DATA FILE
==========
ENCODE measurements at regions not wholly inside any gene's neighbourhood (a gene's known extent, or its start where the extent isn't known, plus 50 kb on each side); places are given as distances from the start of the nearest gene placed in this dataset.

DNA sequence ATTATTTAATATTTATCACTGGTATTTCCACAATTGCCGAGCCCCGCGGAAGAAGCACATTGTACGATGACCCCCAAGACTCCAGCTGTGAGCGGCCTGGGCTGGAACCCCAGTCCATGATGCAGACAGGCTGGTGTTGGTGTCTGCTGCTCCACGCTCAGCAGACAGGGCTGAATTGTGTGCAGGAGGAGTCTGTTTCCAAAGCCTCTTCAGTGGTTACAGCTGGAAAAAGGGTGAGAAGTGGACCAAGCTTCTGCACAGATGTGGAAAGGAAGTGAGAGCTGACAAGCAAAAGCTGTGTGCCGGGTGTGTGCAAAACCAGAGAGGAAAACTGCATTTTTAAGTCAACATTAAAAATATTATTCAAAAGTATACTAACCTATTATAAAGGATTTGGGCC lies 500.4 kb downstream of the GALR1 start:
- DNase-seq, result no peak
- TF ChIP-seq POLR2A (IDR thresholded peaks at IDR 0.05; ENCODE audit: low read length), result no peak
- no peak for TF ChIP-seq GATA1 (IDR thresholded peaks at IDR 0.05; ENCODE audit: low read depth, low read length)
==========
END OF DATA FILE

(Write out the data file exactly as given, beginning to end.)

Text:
ENCODE measurements at regions not wholly inside any gene's neighbourhood (a gene's known extent, or its start where the extent isn't known, plus 50 kb on each side); places are given as distances from the start of the nearest gene placed in this dataset.

DNA sequence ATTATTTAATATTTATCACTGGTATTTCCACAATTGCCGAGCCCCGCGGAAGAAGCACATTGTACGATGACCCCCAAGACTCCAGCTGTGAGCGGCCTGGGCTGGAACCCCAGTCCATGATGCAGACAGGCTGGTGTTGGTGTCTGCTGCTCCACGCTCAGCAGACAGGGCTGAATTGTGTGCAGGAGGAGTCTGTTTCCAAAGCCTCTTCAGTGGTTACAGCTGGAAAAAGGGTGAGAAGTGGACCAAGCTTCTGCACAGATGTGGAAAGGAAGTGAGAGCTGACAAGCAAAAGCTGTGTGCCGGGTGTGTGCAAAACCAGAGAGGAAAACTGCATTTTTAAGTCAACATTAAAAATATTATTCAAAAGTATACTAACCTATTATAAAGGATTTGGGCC lies 500.4 kb downstream of the GALR1 start:
- DNase-seq, result no peak
- TF ChIP-seq POLR2A (IDR thresholded peaks at IDR 0.05; ENCODE audit: low read length), result no peak
- no peak for TF ChIP-seq GATA1 (IDR thresholded peaks at IDR 0.05; ENCODE audit: low read depth, low read length)